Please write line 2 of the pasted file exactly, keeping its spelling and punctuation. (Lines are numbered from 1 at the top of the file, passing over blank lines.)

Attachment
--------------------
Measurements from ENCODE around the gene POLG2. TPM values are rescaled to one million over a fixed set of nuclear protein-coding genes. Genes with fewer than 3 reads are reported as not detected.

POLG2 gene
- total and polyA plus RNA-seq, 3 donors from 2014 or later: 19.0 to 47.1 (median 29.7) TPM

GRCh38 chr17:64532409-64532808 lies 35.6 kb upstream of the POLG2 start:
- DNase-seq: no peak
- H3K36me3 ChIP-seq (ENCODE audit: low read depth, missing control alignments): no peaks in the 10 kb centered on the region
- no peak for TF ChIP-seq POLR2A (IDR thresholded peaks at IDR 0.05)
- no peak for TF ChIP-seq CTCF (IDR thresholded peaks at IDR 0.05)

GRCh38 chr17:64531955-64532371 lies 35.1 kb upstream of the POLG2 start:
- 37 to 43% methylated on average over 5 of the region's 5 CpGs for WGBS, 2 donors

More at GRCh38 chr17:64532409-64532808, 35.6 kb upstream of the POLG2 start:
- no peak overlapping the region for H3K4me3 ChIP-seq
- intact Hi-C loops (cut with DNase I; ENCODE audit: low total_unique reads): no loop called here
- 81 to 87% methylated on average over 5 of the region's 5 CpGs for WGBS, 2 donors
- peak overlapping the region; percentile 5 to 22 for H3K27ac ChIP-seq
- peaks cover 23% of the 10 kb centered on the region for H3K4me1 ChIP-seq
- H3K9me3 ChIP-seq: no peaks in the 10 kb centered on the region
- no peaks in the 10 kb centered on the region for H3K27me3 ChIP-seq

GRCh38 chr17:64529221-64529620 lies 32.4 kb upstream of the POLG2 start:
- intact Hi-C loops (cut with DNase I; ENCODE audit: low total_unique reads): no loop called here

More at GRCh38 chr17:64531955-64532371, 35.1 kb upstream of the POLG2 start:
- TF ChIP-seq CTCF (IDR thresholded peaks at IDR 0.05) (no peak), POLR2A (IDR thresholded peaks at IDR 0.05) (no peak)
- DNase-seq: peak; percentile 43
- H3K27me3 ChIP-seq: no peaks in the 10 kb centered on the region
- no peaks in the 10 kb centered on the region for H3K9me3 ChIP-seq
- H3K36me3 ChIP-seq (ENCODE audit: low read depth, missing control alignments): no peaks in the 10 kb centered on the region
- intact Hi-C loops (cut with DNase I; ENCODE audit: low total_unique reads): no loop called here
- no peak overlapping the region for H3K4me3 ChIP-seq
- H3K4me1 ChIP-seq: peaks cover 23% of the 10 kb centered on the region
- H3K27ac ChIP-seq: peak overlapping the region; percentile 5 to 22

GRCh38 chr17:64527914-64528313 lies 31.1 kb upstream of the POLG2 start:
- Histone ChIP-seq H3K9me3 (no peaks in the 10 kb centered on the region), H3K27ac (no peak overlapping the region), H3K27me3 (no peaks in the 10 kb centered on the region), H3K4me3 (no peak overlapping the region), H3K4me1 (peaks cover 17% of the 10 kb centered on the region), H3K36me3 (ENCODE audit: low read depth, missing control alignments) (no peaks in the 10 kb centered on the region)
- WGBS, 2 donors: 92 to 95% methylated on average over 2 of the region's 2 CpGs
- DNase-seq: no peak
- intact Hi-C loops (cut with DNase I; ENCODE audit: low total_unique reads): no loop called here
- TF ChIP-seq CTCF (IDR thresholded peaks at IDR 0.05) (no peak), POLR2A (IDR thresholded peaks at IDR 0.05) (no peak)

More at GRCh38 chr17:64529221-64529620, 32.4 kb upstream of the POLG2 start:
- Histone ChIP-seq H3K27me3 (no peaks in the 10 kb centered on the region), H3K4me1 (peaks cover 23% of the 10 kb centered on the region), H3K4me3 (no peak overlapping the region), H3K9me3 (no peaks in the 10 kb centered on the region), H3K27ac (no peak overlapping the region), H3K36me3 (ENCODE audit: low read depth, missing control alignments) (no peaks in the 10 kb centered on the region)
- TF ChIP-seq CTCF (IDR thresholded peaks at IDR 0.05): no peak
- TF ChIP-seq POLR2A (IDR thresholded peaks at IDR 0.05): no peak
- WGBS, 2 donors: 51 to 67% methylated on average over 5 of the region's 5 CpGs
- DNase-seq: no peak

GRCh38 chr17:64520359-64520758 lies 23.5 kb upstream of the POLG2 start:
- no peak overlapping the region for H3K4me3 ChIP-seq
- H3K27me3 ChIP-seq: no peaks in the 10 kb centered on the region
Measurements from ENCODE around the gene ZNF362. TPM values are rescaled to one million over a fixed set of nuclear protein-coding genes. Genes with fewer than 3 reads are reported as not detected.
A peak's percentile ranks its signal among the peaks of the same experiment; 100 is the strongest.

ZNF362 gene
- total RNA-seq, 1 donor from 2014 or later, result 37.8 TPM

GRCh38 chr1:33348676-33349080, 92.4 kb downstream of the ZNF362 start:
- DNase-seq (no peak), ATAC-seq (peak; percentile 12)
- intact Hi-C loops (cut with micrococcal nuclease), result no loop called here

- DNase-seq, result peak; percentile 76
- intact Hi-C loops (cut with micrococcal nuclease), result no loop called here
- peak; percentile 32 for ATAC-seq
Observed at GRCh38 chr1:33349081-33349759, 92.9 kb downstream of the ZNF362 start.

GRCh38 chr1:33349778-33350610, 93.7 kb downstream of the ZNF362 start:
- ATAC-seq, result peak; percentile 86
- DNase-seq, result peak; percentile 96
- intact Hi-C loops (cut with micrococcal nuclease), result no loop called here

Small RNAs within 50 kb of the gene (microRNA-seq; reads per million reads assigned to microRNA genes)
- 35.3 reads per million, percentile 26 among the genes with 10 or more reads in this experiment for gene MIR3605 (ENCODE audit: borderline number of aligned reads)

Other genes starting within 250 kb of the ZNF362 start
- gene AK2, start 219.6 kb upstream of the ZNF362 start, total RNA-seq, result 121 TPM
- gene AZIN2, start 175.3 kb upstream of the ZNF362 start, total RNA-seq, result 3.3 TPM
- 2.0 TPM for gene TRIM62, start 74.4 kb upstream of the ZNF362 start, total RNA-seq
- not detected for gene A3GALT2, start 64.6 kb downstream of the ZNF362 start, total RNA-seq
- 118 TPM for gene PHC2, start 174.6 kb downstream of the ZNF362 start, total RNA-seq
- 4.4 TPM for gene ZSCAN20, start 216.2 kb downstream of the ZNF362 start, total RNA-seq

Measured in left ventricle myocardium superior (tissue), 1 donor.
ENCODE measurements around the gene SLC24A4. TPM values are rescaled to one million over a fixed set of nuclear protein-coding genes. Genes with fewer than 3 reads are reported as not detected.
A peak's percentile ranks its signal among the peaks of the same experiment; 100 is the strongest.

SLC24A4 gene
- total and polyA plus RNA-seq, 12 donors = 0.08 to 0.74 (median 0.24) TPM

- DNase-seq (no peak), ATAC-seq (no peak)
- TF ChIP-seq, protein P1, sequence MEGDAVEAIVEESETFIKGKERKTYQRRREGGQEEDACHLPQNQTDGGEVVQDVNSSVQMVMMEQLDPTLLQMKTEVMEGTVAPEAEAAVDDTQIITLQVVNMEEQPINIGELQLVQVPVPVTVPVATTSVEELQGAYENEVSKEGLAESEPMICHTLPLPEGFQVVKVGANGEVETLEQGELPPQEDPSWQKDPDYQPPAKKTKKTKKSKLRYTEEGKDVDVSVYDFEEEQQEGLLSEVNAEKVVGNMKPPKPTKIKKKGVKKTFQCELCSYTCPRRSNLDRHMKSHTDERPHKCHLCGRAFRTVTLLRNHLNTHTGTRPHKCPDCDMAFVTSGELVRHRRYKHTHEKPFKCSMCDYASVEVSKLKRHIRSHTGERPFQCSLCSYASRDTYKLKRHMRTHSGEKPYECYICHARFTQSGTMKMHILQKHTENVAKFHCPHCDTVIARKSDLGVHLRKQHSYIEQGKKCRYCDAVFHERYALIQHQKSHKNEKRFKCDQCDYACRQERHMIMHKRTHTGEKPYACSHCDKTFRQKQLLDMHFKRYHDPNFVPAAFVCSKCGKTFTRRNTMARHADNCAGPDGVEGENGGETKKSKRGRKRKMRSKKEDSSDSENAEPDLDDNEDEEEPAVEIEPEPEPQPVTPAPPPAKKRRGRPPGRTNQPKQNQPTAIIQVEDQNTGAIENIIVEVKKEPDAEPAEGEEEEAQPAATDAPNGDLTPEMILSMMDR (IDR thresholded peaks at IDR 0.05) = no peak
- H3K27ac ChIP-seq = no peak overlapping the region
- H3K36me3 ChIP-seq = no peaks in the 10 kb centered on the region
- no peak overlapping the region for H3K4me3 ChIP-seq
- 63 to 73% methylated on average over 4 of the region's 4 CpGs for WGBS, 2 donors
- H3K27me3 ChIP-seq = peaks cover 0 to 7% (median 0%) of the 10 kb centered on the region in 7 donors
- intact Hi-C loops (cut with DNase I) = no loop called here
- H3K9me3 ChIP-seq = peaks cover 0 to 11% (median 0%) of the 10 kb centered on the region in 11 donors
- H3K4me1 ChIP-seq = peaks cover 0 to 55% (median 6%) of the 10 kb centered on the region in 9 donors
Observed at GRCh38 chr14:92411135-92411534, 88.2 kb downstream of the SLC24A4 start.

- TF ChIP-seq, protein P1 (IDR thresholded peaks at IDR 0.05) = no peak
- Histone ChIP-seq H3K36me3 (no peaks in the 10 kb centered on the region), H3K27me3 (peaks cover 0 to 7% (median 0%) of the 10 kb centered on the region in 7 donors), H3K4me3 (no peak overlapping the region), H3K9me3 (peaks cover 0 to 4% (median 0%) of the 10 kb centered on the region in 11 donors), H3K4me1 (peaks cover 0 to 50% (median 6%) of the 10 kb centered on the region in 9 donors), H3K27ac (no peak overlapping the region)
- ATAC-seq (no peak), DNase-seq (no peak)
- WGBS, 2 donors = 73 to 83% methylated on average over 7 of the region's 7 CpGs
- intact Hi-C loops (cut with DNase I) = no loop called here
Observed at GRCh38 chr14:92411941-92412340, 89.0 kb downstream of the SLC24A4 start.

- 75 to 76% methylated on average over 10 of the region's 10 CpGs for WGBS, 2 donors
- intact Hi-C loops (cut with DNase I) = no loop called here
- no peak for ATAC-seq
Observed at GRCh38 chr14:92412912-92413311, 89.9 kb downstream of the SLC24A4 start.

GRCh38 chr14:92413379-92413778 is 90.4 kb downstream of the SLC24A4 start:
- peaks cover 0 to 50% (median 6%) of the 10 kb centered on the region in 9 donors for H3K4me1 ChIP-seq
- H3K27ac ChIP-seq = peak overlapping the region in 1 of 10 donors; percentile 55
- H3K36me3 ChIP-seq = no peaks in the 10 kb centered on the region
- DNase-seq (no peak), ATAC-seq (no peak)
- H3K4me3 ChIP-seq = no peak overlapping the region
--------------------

POLG2 gene